By Anna Merlan
By Lee Escobedo
By Alice Laussade
By Scott Reitz
By Claire Lawton
By Kiernan Maletsky
By Anna Merlan
I have a question about singers:
How come they use a microphone when they're singin' in a place the size of a Salvation Army bathroom?
I mean, you're sittin' about four feet from this chantoose and she starts wailing away into about 70 tons of sound equipment until the little hairs on the backs of your legs burst into flame.
And if their voices are supposed to be so spectacular--as in the case of the dreaded cabaret act--why do they want this metallic electrical thingy distorting their Cole Porter lyrics in the first place?
To get an answer, I called up my buddy Hank "The Hammer" Hammett, who's sort of an opera singer.
He's actually not an opera singer, but he sings in foreign languages while standing in front of symphony orchestras, so that's good enough for me. As far as I know, the man has never used a mike in his life.
Hank's answer: "Nobody with a decent voice needs a mike."
And I said, "Anywhere?"
And he said, "Anywhere."
And Hank says, "You still don't need it."
And then Hank launched into this long story about how he once sang the "Carmina Burana" with a double orchestra in the bullfight ring in Guadalajara, Mexico.
I don't know exactly what the "Carmina Burana" is, but Hank says it's real loud. And the solo singer has to sing over two orchestras, shootin' that music right out into the open air, for about 10,000 fidgety Meskins.
"No mike?" I said.
"No mike," says Hank. "Sometimes you can't hear your own voice, but you just trust that you're in the center of the note, and they'll hear you."
So I went ahead and asked the Hankster:
So why is it that when you go to see Phantom of the Opera at the Dallas Summer Musicals, they've all got mikes wired to the sides of their heads?
And he says, "Because they haven't learned to sing."
But doesn't it distort the music?
"Yep," Hank said. "It does. The singing would sound better if there were no mikes."
The Hammer had spoken, and he was tired of my questions. But it felt good, for once in my life, to be so goldurned right about something.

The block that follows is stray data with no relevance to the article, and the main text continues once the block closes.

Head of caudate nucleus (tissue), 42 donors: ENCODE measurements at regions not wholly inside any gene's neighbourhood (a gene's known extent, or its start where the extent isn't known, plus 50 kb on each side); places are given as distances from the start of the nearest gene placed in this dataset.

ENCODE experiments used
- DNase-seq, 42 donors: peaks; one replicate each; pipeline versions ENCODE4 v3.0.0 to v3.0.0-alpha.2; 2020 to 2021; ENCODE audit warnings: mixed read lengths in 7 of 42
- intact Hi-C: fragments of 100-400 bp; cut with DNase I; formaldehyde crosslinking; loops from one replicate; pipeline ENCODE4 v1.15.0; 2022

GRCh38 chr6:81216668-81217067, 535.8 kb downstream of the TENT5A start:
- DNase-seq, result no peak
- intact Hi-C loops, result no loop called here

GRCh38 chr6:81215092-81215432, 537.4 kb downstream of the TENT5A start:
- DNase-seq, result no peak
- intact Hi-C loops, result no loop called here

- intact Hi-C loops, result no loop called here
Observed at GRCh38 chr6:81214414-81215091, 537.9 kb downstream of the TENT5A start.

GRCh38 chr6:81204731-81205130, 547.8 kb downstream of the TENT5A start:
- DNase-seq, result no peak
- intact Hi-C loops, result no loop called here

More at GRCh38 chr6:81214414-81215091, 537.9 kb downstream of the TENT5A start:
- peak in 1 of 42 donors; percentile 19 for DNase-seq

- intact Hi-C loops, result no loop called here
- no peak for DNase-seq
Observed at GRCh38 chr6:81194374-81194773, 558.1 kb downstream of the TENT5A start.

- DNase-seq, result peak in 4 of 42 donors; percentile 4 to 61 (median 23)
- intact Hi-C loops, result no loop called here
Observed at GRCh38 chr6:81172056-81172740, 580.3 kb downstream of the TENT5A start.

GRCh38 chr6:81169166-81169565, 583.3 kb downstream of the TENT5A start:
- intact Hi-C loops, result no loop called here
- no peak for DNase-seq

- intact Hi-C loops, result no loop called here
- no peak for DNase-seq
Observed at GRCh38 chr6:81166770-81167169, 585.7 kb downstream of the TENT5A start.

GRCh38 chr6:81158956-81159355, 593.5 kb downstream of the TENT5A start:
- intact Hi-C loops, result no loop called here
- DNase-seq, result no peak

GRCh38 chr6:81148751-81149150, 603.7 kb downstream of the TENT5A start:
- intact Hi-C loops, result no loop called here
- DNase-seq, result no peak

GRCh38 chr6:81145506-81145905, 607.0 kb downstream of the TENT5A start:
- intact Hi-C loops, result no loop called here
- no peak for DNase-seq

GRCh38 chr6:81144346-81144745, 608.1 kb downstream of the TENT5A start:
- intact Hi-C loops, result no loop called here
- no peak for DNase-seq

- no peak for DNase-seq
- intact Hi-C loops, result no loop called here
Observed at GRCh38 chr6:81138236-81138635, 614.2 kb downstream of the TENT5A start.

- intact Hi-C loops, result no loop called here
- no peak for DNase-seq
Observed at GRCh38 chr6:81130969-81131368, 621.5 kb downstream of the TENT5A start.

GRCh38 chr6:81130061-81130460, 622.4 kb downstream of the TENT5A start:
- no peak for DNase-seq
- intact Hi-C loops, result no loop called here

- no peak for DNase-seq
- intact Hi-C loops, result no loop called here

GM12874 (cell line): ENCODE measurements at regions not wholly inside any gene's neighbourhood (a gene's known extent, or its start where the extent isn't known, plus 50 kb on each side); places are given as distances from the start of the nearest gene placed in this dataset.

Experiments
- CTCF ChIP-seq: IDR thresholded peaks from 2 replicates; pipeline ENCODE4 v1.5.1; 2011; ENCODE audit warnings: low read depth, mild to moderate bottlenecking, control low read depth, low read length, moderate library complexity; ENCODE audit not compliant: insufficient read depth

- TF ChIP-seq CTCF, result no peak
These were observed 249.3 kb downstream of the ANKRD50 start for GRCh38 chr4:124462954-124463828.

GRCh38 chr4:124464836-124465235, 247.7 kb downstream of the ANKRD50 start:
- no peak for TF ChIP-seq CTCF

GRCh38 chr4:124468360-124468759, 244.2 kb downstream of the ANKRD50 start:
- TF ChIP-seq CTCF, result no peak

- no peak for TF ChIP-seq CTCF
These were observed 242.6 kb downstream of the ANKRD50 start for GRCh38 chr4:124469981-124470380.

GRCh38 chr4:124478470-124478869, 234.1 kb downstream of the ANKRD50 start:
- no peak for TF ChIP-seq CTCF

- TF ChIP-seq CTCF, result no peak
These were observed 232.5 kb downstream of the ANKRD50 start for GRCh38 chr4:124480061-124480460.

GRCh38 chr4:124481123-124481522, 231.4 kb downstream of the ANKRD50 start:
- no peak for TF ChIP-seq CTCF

You people put the dang microphones down. I do not wanna have to tell you again.
And speaking of people who refuse to do the same old thing, I watched this flick called Intimate Deception, and just when you think the low-budget erotic thriller has been run so far into the ground that it's poppin' out in China, here comes George Saunders, the writer-producer-director-actor who made Street Angels for about four bucks.
This is his second flick, which he spent about eight bucks on, and it's a truly original flick where he does put the "erotic" back in erotic thriller.
George himself plays the lead, a scruffy, frustrated painter who keeps having these nightmares about the young burglar he blew away three months ago.
He and his foxy wife are in danger of losing the old beach house if they don't generate a little extra income, so they rent out a tiny room and, of course, the gal who moves in is an oversexed bombshell who has to put traffic flags on the front of her blouse, if you know what I mean and I think you do.
While she gets busy as George's nude model, the wife starts lurking around the pool of the new next-door hunk, and pretty soon we've got all kinds of Aardvarkus Suburbicus.
You might spot a couple of twists in this baby, but there is no way you will spot the ending. This is one of those rare ones where there's a lot of sex and a lot of actual acting.
Where did this George Saunders come from, anyhow, and how come nobody hired him to do that lame Madonna flick, Body of Evidence? If he can do work like this on this kind of budget, he could even make her look good.
Seven dead bodies. Thirty-three breasts. One fistfight.
Basketball-court tango. Multiple aardvarking.
Drive-In Academy Award nominations for:
*Nicole Gian, as the wily but sexually frustrated wife who likes to lurk in the neighbor's bushes, for saying, "Touch me--please," and, "Most beautiful things tend to have a bite to them," and, "No matter what, thank you for tonight."
*Lisa Boyle, as the knockout nude model who loves her work, for saying, "I look at myself as an essential ingredient in the art of creation," and "Believe me, I have a way of making a man scream," and, "It's not safe to talk to strangers--it's much safer to kill 'em."
*Dan Frank, as the oily hunk who moves in next door and says, "Let's just say I have an entrepreneurial spirit."
*And George Saunders, the writer, director, producer, and haunted artist surrounded by nekkid women, for saying, "Stay away from me, Bob, or I promise I will give you a reason to hate me."
Joe Bob says check it out.
Joe Bob's Find that Flick
This week's brain-bruiser comes from... Scott B. Denning of Bernalillo, N.M.:
"The setting is Mars. Our hero and heroine are sharing a pensive moment, gazing out across the windswept sand dunes on which they have landed their ship.
"She shivers, drawing him closer, and says, 'It's so, so...unearthly!' He looks about and replies, 'Yep--it's another planet, all right.'
"I was so stunned by the elegance of this dialogue I completely blanked out the title of the movie, and have not been able to recall it.
"I would like to find a copy, though, because it so perfectly catches the spirit of the space-schlock of the '50s and '60s."
A video will be awarded to the correct answer. (The winner chooses from a list of about a thousand titles.) In the event of a tie, a drawing will be held. Send "Find That Flick" questions and solutions to Joe Bob Briggs, P.O. Box 2002, Dallas, Texas 75221, or fax them to 214-985-7448, or e-mail them to Joe Bob on the Internet: firstname.lastname@example.org.
Copyright 1995 Joe Bob Briggs (Distributed by NYT Special Features/Syndication Sales)
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